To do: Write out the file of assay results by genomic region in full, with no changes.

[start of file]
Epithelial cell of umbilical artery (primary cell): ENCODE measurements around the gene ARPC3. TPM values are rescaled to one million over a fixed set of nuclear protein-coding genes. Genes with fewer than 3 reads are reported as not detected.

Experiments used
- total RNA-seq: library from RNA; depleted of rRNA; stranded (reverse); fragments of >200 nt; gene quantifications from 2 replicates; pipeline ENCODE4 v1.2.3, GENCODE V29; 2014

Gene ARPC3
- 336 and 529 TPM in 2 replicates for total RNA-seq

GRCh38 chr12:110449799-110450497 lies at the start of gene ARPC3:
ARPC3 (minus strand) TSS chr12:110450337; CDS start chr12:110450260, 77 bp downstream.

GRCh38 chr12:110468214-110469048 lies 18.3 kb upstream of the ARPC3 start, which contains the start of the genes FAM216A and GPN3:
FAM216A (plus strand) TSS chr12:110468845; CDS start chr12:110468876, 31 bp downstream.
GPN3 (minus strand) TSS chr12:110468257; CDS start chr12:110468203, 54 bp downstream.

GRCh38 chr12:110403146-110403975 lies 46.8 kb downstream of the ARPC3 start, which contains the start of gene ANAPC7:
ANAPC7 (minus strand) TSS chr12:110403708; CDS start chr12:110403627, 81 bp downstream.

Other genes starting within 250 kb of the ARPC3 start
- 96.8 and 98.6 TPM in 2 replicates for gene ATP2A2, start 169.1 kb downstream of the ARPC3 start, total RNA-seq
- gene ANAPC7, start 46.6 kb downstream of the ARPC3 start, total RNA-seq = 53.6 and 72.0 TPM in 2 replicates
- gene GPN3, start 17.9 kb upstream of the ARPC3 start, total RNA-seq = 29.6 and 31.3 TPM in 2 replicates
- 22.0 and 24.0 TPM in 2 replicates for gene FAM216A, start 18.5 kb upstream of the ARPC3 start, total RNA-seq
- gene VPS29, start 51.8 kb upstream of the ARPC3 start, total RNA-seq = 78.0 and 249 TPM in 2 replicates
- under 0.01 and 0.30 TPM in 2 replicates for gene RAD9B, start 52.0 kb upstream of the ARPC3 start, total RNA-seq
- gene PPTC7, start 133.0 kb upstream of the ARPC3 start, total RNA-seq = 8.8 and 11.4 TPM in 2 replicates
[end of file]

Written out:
Epithelial cell of umbilical artery (primary cell): ENCODE measurements around the gene ARPC3. TPM values are rescaled to one million over a fixed set of nuclear protein-coding genes. Genes with fewer than 3 reads are reported as not detected.

Experiments used
- total RNA-seq: library from RNA; depleted of rRNA; stranded (reverse); fragments of >200 nt; gene quantifications from 2 replicates; pipeline ENCODE4 v1.2.3, GENCODE V29; 2014

Gene ARPC3
- 336 and 529 TPM in 2 replicates for total RNA-seq

GRCh38 chr12:110449799-110450497 lies at the start of gene ARPC3:
ARPC3 (minus strand) TSS chr12:110450337; CDS start chr12:110450260, 77 bp downstream.

GRCh38 chr12:110468214-110469048 lies 18.3 kb upstream of the ARPC3 start, which contains the start of the genes FAM216A and GPN3:
FAM216A (plus strand) TSS chr12:110468845; CDS start chr12:110468876, 31 bp downstream.
GPN3 (minus strand) TSS chr12:110468257; CDS start chr12:110468203, 54 bp downstream.

GRCh38 chr12:110403146-110403975 lies 46.8 kb downstream of the ARPC3 start, which contains the start of gene ANAPC7:
ANAPC7 (minus strand) TSS chr12:110403708; CDS start chr12:110403627, 81 bp downstream.

Other genes starting within 250 kb of the ARPC3 start
- 96.8 and 98.6 TPM in 2 replicates for gene ATP2A2, start 169.1 kb downstream of the ARPC3 start, total RNA-seq
- gene ANAPC7, start 46.6 kb downstream of the ARPC3 start, total RNA-seq = 53.6 and 72.0 TPM in 2 replicates
- gene GPN3, start 17.9 kb upstream of the ARPC3 start, total RNA-seq = 29.6 and 31.3 TPM in 2 replicates
- 22.0 and 24.0 TPM in 2 replicates for gene FAM216A, start 18.5 kb upstream of the ARPC3 start, total RNA-seq
- gene VPS29, start 51.8 kb upstream of the ARPC3 start, total RNA-seq = 78.0 and 249 TPM in 2 replicates
- under 0.01 and 0.30 TPM in 2 replicates for gene RAD9B, start 52.0 kb upstream of the ARPC3 start, total RNA-seq
- gene PPTC7, start 133.0 kb upstream of the ARPC3 start, total RNA-seq = 8.8 and 11.4 TPM in 2 replicates